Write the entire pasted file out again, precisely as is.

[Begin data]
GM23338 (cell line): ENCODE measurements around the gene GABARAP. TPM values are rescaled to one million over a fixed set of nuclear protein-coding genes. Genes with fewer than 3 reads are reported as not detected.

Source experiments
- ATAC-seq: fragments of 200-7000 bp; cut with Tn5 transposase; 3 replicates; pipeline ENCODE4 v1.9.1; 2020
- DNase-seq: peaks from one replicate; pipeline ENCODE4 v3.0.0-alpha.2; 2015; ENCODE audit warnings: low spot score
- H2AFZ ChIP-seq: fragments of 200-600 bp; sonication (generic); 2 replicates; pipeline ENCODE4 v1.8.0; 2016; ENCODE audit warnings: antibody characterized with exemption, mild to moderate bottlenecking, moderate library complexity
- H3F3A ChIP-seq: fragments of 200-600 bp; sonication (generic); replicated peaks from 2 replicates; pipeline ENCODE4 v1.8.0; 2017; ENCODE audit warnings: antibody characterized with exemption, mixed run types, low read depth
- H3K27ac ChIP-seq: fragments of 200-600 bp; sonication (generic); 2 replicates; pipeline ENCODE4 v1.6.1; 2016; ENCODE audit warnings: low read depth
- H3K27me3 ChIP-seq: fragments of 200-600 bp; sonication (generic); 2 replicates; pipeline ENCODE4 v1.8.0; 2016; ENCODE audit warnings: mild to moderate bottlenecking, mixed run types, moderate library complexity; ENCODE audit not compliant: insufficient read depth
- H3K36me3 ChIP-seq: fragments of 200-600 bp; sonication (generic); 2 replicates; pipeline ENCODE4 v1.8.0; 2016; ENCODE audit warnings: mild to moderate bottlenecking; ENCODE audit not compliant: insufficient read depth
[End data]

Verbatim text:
GM23338 (cell line): ENCODE measurements around the gene GABARAP. TPM values are rescaled to one million over a fixed set of nuclear protein-coding genes. Genes with fewer than 3 reads are reported as not detected.

Source experiments
- ATAC-seq: fragments of 200-7000 bp; cut with Tn5 transposase; 3 replicates; pipeline ENCODE4 v1.9.1; 2020
- DNase-seq: peaks from one replicate; pipeline ENCODE4 v3.0.0-alpha.2; 2015; ENCODE audit warnings: low spot score
- H2AFZ ChIP-seq: fragments of 200-600 bp; sonication (generic); 2 replicates; pipeline ENCODE4 v1.8.0; 2016; ENCODE audit warnings: antibody characterized with exemption, mild to moderate bottlenecking, moderate library complexity
- H3F3A ChIP-seq: fragments of 200-600 bp; sonication (generic); replicated peaks from 2 replicates; pipeline ENCODE4 v1.8.0; 2017; ENCODE audit warnings: antibody characterized with exemption, mixed run types, low read depth
- H3K27ac ChIP-seq: fragments of 200-600 bp; sonication (generic); 2 replicates; pipeline ENCODE4 v1.6.1; 2016; ENCODE audit warnings: low read depth
- H3K27me3 ChIP-seq: fragments of 200-600 bp; sonication (generic); 2 replicates; pipeline ENCODE4 v1.8.0; 2016; ENCODE audit warnings: mild to moderate bottlenecking, mixed run types, moderate library complexity; ENCODE audit not compliant: insufficient read depth
- H3K36me3 ChIP-seq: fragments of 200-600 bp; sonication (generic); 2 replicates; pipeline ENCODE4 v1.8.0; 2016; ENCODE audit warnings: mild to moderate bottlenecking; ENCODE audit not compliant: insufficient read depth